“After years of weight fluctuations and yo-yo dieting, I discovered that pushing and prodding myself to lose weight was, paradoxically, a weight gain strategy.” – Alison Ross, LMFT
It’s January, the month of dieting. You signed up for a diet, got to the gym, shopped the perimeter of the market where the lean meats and produce are and spent the time to chop up and prepare a nutritious meal. Let me be the first to congratulate you on a job well done!
Making your nutritional needs a priority is no small feat. Especially when it’s a struggle to find time to brush your teeth! A “congratulations” might seem like a little thing. So little, in fact, that you didn’t realize you needed it. Sure, you went bonkers for the sweet, crayon scribbles that your daughter made. And you showered compliments on the co-worker who helped with that colorful graph. You generously validated and praised those around you. But were you on the receiving end of your own kindness?
Most dieters get into a bad habit of acting with disregard or even cruelty toward their bodies. They rage at themselves for wanting cake, deny themselves food when hungry, tug at their sides to see if they’re still curvy, push themselves into pants that are too small, avoid social situations or other activities until they reach their goal weight and put themselves on the scale to measure their worth.
At the Center, I have been reminding my clients all month that the mindset of pushing, prodding, counting, calculating, weighing and bullying that so often accompanies dieting is the reason that most diets fail before the Valentines candy replaces the 50% Off Christmas candy at the drug store.
You wouldn’t put your daughter on a scale multiple times per day and call her worthless if you didn’t like the number. And you wouldn’t scream, “ugly, fat, disgusting!” at a dear friend who ate a cookie. But when you do it to you, you push yourself into spiritual and emotional deficits that are guaranteed to perpetuate an internal war, trapping you in yo-yo dieting patterns and sabotaging your health.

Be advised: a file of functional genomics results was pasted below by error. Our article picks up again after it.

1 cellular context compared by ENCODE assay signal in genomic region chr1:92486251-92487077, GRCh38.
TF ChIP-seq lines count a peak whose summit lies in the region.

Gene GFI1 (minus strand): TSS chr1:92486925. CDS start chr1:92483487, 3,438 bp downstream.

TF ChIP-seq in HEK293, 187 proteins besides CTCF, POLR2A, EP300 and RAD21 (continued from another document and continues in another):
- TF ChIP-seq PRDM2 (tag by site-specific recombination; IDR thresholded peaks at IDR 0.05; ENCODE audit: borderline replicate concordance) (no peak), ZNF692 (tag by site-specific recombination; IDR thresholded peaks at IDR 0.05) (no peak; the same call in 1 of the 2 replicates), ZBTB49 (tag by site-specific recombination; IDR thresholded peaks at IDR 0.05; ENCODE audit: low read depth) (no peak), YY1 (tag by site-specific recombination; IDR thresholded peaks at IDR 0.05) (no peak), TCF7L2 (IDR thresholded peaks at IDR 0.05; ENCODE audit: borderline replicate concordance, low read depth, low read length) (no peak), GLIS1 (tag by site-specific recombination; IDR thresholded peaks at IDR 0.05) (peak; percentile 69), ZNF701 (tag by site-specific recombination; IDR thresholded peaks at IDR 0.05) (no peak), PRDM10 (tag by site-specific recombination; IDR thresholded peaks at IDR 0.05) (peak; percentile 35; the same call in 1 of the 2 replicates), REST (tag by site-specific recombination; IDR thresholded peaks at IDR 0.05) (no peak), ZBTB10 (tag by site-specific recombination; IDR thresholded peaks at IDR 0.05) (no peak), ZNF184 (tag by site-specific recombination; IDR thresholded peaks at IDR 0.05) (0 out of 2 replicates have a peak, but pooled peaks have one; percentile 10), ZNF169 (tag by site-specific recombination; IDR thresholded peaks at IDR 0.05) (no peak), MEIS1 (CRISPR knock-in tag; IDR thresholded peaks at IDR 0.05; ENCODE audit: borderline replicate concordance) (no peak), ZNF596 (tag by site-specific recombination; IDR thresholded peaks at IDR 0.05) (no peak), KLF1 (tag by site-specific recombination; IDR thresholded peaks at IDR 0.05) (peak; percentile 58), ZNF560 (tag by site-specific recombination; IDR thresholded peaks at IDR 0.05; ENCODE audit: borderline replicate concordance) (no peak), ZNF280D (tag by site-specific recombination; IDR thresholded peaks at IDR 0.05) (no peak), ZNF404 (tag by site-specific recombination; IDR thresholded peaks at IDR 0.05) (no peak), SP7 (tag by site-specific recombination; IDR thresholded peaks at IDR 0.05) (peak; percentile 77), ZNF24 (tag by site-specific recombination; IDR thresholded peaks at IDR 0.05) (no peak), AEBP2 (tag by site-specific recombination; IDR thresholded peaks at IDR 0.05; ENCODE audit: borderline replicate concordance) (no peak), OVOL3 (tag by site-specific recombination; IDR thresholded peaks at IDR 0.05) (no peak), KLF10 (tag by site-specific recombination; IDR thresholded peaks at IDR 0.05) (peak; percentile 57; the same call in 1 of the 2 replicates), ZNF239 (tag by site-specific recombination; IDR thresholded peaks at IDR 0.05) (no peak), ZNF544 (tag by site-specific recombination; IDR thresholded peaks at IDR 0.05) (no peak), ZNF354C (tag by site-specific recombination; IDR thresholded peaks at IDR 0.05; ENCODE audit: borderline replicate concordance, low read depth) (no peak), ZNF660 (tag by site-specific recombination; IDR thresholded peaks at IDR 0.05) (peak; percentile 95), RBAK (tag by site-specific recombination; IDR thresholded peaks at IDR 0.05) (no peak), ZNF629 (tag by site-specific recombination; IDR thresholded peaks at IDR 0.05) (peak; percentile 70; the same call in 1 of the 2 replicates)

There is a more effective way. After years of weight fluctuations and yo-yo dieting, I realized that pushing and prodding myself to lose weight was, paradoxically, a weight gain strategy. So I shifted away from criticism and control and into self-care and trust. I started with a simple theory – “My body is wise. If I listen to it and respond to what it needs, it will find its balanced, healthy place.”
I began to think of my body as a daughter or a dear friend. And I shifted my self-talk and behaviors into those that would nurture her. Instead of raging at myself for wanting sweets, I took the time to decode the language of my food cravings. Was I physically or emotionally hungry? Was it food and nutrition I needed, or encouragement, understanding, companionship?
Instead of raging at myself for “being too fat”, I started to acknowledge the insecurities, worries and fears expressed beneath the idea of “fat”. And I developed internal and external resources that enabled me to get the validation and acknowledgement that I hungered for.
Good self-care brought a sense of satisfaction and balance that released my mind from its craving state. Free of emotional eating urges, my body came to its healthy weight range and stayed pretty consistently there. It surprised me to realize, that my body actually likes to stay at a lower weight range than it did when I was a chronic dieter/emotional eater.
The relationship that we have with self is directly related to how hungry we feel and how often our best efforts will be overwhelmed by food cravings. In this New Year, I encourage you to remember that when you properly nourish your emotional self, eating right becomes easier and more pleasurable. So, congratulate yourself on any effort that you made to get healthy today. And start the year by resolving to honor and feed your innermost hungers while practicing loving, kindness to yourself and your body.
Want help making the shift into a healthier mindset and body? Join us at Center for Eating Recovery for an 8-Week Eating Psychotherapy Group, Heal the Hungry Brain, or for Repair Your Reflection, our monthly, body image workshop where you will update the lens through which your see your body and start to build body esteem.
Alison Ross is the founder of Center for Eating Recovery in Agoura Hills, California. She is a licensed marriage and family therapist specializing in eating and body image. Alison was inspired to start the Center after healing her relationship with food and her body. Her mission is to help others rise above the obsessive and self-hating diet mentality in our culture to find true health through empowerment, awareness, love and self-care. The Center offers treatment for eating and body image problems across the spectrum including food addiction, binge-eating, emotional overeating, yo-yo dieting, bulimia and anorexia.